A former Rockland assessor paid $168,000 to settle a lawsuit she filed over her firing by the city after she suffered a head injury in a car crash.

The settlement agreement between Rockland and Doreen French was provided Friday to The Courier-Gazette through a state Freedom of Access request. The agreement was released after the federal lawsuit was formally dismissed March 6 in U.S. District Court in Portland.

Rockland does not admit any liability in the case. The settlement was reached, according to the agreement, "to avoid the expense, delay, inconvenience and the uncertainty of protracted litigation."

The settlement consists of a check for $43,000 to French that goes for lost wages and will have taxes withheld.

A second check will go to French and Eastern Maine Law for $125,000. That money is for disputed claims of non-economic damages including alleged emotional distress and attorneys' fees.

The city is paying $10,000 as its deductible while the city's insurance carrier will pay the remainder.

The agreement also has a clause that the city will not say anything disparaging about her for the next 10 years. A letter outlining her work for the city and that her dismissal was not for performance reasons was written by City Manager Tom Luttrell.

Luttrell was not working for the city when the firing occurred.

French signed the agreement Feb. 21 and Luttrell, on behalf of the city, Feb. 24.

French was hired by the city in February 2016. On Nov. 9 of that year, she suffered a serious concussion from a motor vehicle crash.

Her doctor issued a notice to the city that she was suffering from mild amnesia, delayed verbal responses, headaches and vision problems. The doctor said she was unable to work on a computer with these medical issues.

The doctor initially informed the city that French would need to be out of work through May 2017, but later reported that she could begin working one day a week beginning January 2017 and could build up from that point.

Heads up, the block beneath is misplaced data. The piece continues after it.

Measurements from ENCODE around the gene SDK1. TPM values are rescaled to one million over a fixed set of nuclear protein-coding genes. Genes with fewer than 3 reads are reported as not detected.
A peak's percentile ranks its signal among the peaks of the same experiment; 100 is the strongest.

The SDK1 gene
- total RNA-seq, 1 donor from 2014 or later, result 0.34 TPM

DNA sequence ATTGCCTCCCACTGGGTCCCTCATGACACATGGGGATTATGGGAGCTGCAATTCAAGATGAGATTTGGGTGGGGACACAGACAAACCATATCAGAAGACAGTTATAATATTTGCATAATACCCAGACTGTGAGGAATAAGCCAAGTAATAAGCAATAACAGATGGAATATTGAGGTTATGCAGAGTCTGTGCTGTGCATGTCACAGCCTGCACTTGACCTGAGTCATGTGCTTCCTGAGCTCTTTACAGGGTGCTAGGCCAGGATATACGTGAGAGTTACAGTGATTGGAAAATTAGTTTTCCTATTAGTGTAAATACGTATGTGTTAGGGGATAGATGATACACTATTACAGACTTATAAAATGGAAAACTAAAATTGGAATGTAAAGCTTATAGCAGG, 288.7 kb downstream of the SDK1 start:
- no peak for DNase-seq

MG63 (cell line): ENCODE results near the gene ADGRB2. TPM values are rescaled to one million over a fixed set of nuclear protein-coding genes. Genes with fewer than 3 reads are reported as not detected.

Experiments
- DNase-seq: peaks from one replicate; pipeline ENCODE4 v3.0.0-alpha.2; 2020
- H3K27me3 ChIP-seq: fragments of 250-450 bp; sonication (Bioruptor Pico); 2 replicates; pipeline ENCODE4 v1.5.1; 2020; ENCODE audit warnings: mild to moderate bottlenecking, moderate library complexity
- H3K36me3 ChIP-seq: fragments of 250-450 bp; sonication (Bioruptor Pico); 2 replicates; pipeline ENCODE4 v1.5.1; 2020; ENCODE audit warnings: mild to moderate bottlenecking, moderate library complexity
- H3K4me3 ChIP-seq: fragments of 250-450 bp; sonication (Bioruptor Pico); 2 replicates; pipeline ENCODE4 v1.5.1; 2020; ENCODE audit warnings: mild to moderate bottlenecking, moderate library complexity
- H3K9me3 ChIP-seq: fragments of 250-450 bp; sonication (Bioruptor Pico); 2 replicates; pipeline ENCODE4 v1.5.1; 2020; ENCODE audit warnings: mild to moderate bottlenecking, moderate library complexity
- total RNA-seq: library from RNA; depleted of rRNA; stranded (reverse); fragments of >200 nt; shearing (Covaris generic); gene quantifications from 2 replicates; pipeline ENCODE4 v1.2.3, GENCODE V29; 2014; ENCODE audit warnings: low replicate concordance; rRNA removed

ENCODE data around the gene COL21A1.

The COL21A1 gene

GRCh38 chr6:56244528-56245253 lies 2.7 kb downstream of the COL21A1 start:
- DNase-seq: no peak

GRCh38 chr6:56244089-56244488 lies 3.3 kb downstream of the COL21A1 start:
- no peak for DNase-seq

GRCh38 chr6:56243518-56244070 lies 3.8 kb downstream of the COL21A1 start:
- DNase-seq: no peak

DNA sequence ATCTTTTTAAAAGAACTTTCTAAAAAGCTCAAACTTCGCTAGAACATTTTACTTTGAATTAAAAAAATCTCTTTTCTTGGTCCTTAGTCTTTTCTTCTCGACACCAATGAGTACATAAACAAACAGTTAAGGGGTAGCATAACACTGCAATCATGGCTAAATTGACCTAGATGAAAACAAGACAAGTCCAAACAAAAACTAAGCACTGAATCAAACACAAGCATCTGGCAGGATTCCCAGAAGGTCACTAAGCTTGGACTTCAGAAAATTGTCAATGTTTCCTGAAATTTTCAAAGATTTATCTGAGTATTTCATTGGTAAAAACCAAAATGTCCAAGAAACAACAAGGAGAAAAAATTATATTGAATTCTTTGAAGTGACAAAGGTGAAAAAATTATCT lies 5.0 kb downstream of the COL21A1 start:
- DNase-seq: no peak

But Dec. 20, 2016, then-Rockland City Manager Audra Caler-Bell terminated French's employment, saying her injury occurred in a non-work-related accident.

"As a result, this letter will serve as notice of your separation from employment with the city effective Dec. 20, 2016. This separation is non-disciplinary; we simply can no longer hold your position open, particularly with the lengthy and uncertain period of incapacity," Caler-Bell stated in her letter.

"I understand the past few months have been incredibly difficult for you and the factors that have led to your sustained absence were out of your control. We appreciate your dedication to the city and wish you the best in the future," the letter went on.

French filed a complaint with the Maine Human Rights Commission in January 2017 and the agency issued her a right-to-sue letter April 11, 2018.

The lawsuit pointed out that the city had a former assessor who could have filled in during French's absence.

Dennis Reed, who served as assessor for Rockland before French, returned to work as assessor from December 2016 through October 2017, when the city appointed Roxy LaFrance to the post.

Rockland maintained that the accommodation requested by French was unreasonable and would have caused the city undue hardship, the city did not discriminate against French for her medical condition, French was an employee-at-will and could be fired for any lawful reason, she was not eligible for protection under state and federal disability laws and she was unable to perform her job.

French sought back pay, unspecified damages and attorney's fees.

The lawsuit lists her residence as in New Hampshire.